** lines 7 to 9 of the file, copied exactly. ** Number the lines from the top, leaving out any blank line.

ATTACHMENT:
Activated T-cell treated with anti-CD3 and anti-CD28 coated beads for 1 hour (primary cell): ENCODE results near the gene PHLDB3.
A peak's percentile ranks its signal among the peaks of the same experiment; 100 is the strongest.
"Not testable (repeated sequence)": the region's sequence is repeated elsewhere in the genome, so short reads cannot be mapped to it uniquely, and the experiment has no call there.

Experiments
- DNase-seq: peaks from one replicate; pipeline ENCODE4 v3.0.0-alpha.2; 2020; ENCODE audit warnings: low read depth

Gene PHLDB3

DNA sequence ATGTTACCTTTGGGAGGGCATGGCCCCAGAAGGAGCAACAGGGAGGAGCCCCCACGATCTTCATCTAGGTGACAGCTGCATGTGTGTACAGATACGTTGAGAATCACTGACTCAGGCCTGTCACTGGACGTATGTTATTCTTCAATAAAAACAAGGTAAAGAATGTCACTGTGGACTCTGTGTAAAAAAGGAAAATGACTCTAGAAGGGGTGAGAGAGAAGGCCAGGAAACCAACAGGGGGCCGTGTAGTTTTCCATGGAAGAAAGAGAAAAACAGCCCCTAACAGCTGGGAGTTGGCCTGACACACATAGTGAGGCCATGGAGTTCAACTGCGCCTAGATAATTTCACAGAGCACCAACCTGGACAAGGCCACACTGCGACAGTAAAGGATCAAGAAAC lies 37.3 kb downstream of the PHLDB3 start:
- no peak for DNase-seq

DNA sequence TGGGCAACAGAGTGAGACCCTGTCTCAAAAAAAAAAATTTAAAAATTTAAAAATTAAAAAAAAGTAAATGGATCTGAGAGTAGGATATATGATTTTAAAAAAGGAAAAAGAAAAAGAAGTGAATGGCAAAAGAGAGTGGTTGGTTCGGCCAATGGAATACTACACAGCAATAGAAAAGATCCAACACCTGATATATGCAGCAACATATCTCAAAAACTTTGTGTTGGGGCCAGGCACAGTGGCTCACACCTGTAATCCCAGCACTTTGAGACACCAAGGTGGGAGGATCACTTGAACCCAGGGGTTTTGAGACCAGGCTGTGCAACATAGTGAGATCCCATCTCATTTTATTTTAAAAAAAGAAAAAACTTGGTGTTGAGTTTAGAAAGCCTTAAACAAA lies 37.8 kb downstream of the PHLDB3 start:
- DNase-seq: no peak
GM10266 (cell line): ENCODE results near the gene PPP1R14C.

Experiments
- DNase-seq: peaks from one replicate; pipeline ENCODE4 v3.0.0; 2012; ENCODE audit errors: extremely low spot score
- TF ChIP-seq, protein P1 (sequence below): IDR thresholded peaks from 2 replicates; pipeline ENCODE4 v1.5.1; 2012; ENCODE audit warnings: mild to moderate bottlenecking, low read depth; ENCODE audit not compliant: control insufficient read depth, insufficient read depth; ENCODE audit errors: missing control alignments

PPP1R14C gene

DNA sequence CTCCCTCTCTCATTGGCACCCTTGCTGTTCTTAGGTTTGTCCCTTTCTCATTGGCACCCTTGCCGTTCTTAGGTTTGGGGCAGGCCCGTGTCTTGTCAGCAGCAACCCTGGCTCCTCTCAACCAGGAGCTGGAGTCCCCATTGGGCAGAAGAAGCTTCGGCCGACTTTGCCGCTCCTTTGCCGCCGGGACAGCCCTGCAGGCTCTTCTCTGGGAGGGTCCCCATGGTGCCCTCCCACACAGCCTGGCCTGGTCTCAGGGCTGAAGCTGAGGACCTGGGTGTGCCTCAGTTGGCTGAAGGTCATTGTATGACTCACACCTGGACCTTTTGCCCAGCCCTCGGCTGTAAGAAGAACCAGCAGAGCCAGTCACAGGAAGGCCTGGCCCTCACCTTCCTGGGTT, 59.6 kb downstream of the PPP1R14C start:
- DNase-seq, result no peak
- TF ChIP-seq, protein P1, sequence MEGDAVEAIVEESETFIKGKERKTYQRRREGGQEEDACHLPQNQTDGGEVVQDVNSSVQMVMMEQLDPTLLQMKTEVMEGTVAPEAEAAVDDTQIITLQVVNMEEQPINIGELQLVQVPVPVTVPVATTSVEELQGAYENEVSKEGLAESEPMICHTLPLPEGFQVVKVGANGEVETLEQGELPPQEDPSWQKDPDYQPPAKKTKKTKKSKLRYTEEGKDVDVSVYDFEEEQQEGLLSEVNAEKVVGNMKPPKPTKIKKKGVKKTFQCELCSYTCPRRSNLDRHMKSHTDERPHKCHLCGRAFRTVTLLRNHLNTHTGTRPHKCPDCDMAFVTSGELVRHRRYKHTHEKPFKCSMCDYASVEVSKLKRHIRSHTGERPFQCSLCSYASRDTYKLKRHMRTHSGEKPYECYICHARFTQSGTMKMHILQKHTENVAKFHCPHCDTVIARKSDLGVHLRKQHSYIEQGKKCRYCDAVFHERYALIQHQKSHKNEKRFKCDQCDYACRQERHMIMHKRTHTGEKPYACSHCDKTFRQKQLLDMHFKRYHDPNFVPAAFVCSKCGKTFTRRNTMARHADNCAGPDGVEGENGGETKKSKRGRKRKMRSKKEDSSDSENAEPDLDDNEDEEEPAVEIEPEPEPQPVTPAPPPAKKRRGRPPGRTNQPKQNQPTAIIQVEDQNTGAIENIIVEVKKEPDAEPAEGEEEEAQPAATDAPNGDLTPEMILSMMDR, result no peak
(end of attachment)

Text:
DNA sequence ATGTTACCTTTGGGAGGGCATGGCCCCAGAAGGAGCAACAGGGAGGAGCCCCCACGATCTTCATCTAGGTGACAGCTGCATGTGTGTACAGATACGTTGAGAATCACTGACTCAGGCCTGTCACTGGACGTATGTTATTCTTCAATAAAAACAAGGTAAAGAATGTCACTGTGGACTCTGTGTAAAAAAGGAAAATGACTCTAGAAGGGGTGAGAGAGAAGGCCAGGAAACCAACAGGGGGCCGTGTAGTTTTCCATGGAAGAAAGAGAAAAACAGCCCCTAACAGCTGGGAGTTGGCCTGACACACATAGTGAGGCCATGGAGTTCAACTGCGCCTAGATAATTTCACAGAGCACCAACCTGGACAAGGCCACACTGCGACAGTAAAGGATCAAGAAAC lies 37.3 kb downstream of the PHLDB3 start:
- no peak for DNase-seq

DNA sequence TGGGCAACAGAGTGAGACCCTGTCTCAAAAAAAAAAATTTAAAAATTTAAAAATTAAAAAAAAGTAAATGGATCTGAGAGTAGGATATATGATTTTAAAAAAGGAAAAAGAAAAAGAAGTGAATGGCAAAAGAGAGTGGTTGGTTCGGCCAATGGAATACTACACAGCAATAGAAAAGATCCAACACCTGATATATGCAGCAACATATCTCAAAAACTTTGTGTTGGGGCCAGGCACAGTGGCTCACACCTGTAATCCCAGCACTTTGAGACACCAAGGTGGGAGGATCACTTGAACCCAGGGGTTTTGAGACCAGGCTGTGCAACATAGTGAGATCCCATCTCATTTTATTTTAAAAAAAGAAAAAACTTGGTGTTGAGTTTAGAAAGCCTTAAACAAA lies 37.8 kb downstream of the PHLDB3 start: